Feature Story

Minimizing Flicker in LED Lighting Applications

Learn How Richtek LED Lighting Solutions Minimize LED Light Flicker

All light sources that ultimately derive their power from the AC mains are likely to flicker. LEDs are particularly worse compared to incandescent lamps because LEDs react quickly to current variation. Most flicker manifest itself as periodic light fluctuation at double the AC line frequency, but incompatibility between lamps and peripheral lighting components can cause random lower frequency flicker as well.
Although 100/120Hz flicker is not perceived by most humans, it can still lead to irritation and eye fatigue. Therefore flicker is one of the key parameters that need to be considered when it comes to replacing traditional lights with efficient, long lasting LED lighting.
Luminaire manufacturers are eager to solve this problem to win more customers switching to LED lamps. This article explains LED flicker phenomena in relation to driver topology and LED characteristics and introduces several Richtek solutions to minimize LED light flicker.

Flicker Definition

Most often, flicker is calculated by using the IES RP 16-10 standard method. For periodic signals the percent flicker is defined as:
A comparison between different light sources reveals various flicker percentages. But how much flicker is allowed?
At this moment, there are no standards that define the maximum allowed flicker for LED lamps. But many Luminaire manufacturers define the percent of flicker to be less than 30% in the 100Hz/120Hz range.
LED light luminance is directly related to the current through the LED. To minimize light flicker, the current variation through the LED needs to be minimized as well. It is important to realize that LED driver topology together with LED string characteristics play an important role in the design of low flicker LED lamps.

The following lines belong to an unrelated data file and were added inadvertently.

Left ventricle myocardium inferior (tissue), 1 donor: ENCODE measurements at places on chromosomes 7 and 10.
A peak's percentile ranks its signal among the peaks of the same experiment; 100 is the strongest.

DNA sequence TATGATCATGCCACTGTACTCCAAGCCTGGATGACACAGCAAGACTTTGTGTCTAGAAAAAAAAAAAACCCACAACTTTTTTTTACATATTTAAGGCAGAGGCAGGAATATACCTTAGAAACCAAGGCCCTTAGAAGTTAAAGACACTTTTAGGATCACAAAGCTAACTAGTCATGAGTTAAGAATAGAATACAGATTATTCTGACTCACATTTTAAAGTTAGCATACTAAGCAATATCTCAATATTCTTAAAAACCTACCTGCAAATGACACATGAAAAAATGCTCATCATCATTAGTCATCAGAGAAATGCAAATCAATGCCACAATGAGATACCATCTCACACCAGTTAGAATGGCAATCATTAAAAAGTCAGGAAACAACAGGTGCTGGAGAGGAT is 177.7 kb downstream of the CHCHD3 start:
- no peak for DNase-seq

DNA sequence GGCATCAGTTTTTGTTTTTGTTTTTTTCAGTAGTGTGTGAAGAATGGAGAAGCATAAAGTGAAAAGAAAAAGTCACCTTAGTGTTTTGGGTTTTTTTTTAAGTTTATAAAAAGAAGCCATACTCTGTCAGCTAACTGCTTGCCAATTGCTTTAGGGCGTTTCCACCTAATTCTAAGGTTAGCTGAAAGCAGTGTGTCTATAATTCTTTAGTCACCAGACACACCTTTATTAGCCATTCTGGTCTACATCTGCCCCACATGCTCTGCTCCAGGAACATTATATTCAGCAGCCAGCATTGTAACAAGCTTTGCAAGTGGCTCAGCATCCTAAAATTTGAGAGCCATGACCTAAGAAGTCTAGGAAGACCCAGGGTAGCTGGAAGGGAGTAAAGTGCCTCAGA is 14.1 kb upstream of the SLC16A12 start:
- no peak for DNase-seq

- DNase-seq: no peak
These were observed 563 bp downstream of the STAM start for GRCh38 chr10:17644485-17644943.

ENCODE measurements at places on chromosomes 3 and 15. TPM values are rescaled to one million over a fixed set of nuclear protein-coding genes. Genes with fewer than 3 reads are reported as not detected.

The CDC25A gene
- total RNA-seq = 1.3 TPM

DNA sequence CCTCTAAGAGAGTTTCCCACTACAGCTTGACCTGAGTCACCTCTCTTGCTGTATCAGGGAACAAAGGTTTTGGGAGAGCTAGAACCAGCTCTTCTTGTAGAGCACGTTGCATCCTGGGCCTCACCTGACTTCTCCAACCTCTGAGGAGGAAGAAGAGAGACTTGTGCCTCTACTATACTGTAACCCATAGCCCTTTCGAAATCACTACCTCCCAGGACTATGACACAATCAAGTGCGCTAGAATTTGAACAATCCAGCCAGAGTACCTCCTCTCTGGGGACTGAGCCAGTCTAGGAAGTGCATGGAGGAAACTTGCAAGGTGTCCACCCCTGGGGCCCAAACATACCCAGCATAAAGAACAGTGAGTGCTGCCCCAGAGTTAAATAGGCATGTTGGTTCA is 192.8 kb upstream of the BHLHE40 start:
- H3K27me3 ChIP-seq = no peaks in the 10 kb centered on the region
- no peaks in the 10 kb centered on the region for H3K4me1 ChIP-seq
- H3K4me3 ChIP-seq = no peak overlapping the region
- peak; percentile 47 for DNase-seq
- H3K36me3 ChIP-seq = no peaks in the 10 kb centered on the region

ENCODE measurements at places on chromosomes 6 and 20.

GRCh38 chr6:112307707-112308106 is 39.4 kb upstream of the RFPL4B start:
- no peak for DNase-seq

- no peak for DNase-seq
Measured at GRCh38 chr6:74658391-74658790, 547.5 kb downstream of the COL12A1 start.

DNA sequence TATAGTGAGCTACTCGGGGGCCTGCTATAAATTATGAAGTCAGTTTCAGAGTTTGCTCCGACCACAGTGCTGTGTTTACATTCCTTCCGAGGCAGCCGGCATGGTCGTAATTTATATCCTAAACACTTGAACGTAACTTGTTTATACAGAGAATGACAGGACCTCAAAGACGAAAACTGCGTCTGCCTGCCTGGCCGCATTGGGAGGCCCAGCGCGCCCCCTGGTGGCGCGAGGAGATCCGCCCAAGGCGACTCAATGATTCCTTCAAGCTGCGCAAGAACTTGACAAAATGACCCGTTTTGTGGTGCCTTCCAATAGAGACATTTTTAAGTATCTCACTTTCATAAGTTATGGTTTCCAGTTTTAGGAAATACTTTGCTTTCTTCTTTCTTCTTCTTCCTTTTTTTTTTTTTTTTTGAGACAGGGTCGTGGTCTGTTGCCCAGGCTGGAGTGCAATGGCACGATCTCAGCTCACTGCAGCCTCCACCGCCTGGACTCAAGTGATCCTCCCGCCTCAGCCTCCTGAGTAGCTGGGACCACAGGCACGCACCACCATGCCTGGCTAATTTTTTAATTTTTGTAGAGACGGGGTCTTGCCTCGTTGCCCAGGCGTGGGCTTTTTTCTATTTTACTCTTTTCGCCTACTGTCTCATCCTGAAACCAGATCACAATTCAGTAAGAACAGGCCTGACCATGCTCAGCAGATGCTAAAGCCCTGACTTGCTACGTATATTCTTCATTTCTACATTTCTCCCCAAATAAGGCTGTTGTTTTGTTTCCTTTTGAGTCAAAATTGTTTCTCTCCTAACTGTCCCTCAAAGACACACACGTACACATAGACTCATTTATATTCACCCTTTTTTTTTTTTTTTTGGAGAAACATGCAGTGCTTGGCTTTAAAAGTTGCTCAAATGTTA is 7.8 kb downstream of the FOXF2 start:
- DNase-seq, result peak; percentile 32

Richtek LED Lighting Solutions to Minimize Flicker

There is a trade-off between converter power factor and LED output ripple. Reducing the converter power factor can be used to minimize LED current ripple and flicker.
If high power factor is required, a way to minimize flicker is to increase the converter output filter capacitance. However, size and cost need to be considered.
One could also choose LEDs with higher dynamic resistance, or operate the LED “closer to the knee” which increases dynamic resistance as well.
Another way to reduce flicker is to add a linear post regulator or ripple removercircuit.

Verification Tool

For final verification of the design, a simple light flicker measurement tool can be used in combination with an oscilloscope.
This tool is quite simple to build from readily available components, and is very useful for checking the light variation of different LED lighting applications.
For more information, please see the application note “MinimizingFlicker in LED Lighting Applications

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PFC flyback topology: RT7302, PFC Buck topology: RT8487,
Linear topology: RT7321 and PFC MR-16 LED driver: RT8479

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